The month-long celebration will also include JaRIA-endorsed events such as the Bob Marley celebrations at the Bob Marley Museum on February 6 and the Bob Marley Tribute concert on February 7. The annual Dennis Brown tribute concert will be held at the waterfront, downtown Kingston on Saturday, February 27.

Reggae Month will then officially culminate with the JaRIA Honour Awards on February 28 at the Courtleigh Auditorium. There, 24 individuals from 17 categories in various sectors of the music industry will be honoured for their outstanding contributions to music. Persons interested in viewing the full calendar of events can do so by visiting www.jariajamaicamusic.com.

The announcement of this year’s Reggae Month theme is coupled with news that Kingston was named as one of the 47 creative cities in the world by the United Nations Educational, Scientific and Cultural Organisation. The country was specifically named for music.

Publicado en Jamaica Gleaner

Reggae Month Declaration:

“Reggae is the heartbeat of Jamaica…the unique music that springs from the creative imagination of a diverse people, forged in a crucible of common experiences, struggles, successes and spirituality that survived the Middle Passage to become our indigenous creation, our national expression, our musical voice in the world, a driving force of our economy and the industry providing the greatest opportunity to transform the country…” 

2016 Theme: “Reggae Mekyah”

The Jamaica Reggae Industry Association is proud to present the 9th staging of Reggae Month! Reggae Month 2016’s calendar of activities features JaRIA’s signature events including, Reggae Open University, its signature Reggae Wednesdays, and the JaRIA Honour Awards.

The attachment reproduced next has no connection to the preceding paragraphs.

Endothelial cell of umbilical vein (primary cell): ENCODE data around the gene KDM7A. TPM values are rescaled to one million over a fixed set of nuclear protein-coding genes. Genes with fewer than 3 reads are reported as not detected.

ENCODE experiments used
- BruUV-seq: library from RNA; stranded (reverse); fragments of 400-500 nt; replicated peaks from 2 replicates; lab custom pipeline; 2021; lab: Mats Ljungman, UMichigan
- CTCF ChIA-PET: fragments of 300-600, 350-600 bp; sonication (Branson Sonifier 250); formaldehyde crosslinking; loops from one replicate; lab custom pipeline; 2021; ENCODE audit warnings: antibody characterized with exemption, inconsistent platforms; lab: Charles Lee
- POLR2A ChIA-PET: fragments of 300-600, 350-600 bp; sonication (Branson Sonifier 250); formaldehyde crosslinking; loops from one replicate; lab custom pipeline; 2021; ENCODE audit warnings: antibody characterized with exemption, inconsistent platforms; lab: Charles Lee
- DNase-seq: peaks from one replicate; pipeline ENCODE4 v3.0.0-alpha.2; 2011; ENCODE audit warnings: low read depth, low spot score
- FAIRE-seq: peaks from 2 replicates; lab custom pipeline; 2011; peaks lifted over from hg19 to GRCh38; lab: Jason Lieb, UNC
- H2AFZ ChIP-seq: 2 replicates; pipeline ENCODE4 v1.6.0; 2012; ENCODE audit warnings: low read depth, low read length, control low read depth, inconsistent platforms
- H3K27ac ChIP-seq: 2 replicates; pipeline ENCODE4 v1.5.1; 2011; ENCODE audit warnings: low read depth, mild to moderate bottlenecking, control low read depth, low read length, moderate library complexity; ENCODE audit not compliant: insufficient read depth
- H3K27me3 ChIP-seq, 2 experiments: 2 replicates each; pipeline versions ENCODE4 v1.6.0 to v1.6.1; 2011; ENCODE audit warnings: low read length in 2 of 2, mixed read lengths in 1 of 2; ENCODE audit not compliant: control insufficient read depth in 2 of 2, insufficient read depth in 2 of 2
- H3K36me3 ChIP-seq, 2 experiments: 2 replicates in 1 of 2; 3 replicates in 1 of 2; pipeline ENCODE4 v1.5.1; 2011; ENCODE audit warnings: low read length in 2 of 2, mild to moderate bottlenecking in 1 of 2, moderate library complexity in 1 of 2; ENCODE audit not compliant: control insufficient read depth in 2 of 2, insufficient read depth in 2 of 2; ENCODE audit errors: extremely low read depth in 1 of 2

Publicado en Sitio Oficial de JARIA

JaRIA to honour 17

SOME of Jamaican music’s noted stalwarts will be honoured by the Jamaica Reggae Industry Association (JaRIA) during its annual awards at Courtleigh Auditorium in New Kingston on February 28.

Pioneer artiste, sound system operator and producer Prince Buster tops the list of awardees. He is to receive the Lifetime Achievement Award.

Born Cecil Campbell, Prince Buster is responsible for some of reggae’s early iconic songs. They include his Wash, Wash and Judge Dread, as well as Oh Carolina by the Ffolkes Brothers, which he produced.

The Mentorship Award goes to Junior Lincoln. Trumpeter Johnny ‘Dizzy’ Moore and

Irie FM’s Karl Young will be recognised posthumously for their “exceptional contribution” to the reggae industryProducers Augustus ‘Gussie’ Clarke and Lee ‘Scratch’ Perry; ska great Wilburn ‘Stranger’ Cole, deejay Winston ‘Yellowman’ Foster, singers Ernie Smith, Gem Myers, Claudelle Clarke and Sister Scully; recording engineers Chris Daley and David Rowe; the Gemini and Jack Scorpio sound systems; musicians Boris Gardiner and Fil Callender; and broadcaster Alan Magnus are the other awardees.

Seven artistes will receive the Icon Award — Stranger Cole, Yellowman, Myers, Chaka Demus and Pliers, Sister Scully and Claudelle Clarke.

Magnus, who has worked at Radio Jamaica since the 1960s, will receive the award for Extraordinary Impact on the Reggae Industry.

Promoters of popular ‘vintage’ reggae show Startime will also be recognised.

The recipients of Breakthrough Artiste of The Year and Song of The Year will be announced at the event, which caps JaRIA’s celebration of Reggae Month.

Publicado en Jamaica Observer
También podría gustarte